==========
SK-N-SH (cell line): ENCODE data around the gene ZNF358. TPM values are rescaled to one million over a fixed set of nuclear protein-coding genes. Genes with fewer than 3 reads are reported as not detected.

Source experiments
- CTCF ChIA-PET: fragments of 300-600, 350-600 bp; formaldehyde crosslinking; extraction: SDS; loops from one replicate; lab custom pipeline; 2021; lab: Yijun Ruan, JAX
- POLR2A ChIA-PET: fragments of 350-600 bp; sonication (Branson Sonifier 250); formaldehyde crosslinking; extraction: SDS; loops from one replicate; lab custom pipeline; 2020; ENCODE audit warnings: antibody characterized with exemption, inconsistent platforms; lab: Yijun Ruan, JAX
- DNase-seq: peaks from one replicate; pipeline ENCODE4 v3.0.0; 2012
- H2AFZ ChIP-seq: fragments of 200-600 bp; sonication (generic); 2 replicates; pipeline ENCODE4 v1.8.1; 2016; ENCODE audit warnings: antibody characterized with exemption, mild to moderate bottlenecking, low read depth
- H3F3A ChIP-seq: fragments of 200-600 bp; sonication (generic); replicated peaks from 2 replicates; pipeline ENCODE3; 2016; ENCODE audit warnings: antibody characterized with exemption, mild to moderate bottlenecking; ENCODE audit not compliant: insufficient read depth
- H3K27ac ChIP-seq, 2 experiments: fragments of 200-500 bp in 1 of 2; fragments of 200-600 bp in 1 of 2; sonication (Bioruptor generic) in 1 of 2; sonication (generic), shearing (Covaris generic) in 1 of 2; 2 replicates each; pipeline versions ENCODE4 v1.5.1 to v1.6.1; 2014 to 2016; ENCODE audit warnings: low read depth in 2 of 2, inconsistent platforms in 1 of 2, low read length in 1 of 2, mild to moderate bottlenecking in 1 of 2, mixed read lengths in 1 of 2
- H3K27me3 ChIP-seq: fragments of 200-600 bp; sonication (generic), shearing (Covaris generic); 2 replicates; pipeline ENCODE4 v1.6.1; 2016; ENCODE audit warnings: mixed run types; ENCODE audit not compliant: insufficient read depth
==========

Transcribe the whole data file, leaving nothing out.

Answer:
SK-N-SH (cell line): ENCODE data around the gene ZNF358. TPM values are rescaled to one million over a fixed set of nuclear protein-coding genes. Genes with fewer than 3 reads are reported as not detected.

Source experiments
- CTCF ChIA-PET: fragments of 300-600, 350-600 bp; formaldehyde crosslinking; extraction: SDS; loops from one replicate; lab custom pipeline; 2021; lab: Yijun Ruan, JAX
- POLR2A ChIA-PET: fragments of 350-600 bp; sonication (Branson Sonifier 250); formaldehyde crosslinking; extraction: SDS; loops from one replicate; lab custom pipeline; 2020; ENCODE audit warnings: antibody characterized with exemption, inconsistent platforms; lab: Yijun Ruan, JAX
- DNase-seq: peaks from one replicate; pipeline ENCODE4 v3.0.0; 2012
- H2AFZ ChIP-seq: fragments of 200-600 bp; sonication (generic); 2 replicates; pipeline ENCODE4 v1.8.1; 2016; ENCODE audit warnings: antibody characterized with exemption, mild to moderate bottlenecking, low read depth
- H3F3A ChIP-seq: fragments of 200-600 bp; sonication (generic); replicated peaks from 2 replicates; pipeline ENCODE3; 2016; ENCODE audit warnings: antibody characterized with exemption, mild to moderate bottlenecking; ENCODE audit not compliant: insufficient read depth
- H3K27ac ChIP-seq, 2 experiments: fragments of 200-500 bp in 1 of 2; fragments of 200-600 bp in 1 of 2; sonication (Bioruptor generic) in 1 of 2; sonication (generic), shearing (Covaris generic) in 1 of 2; 2 replicates each; pipeline versions ENCODE4 v1.5.1 to v1.6.1; 2014 to 2016; ENCODE audit warnings: low read depth in 2 of 2, inconsistent platforms in 1 of 2, low read length in 1 of 2, mild to moderate bottlenecking in 1 of 2, mixed read lengths in 1 of 2
- H3K27me3 ChIP-seq: fragments of 200-600 bp; sonication (generic), shearing (Covaris generic); 2 replicates; pipeline ENCODE4 v1.6.1; 2016; ENCODE audit warnings: mixed run types; ENCODE audit not compliant: insufficient read depth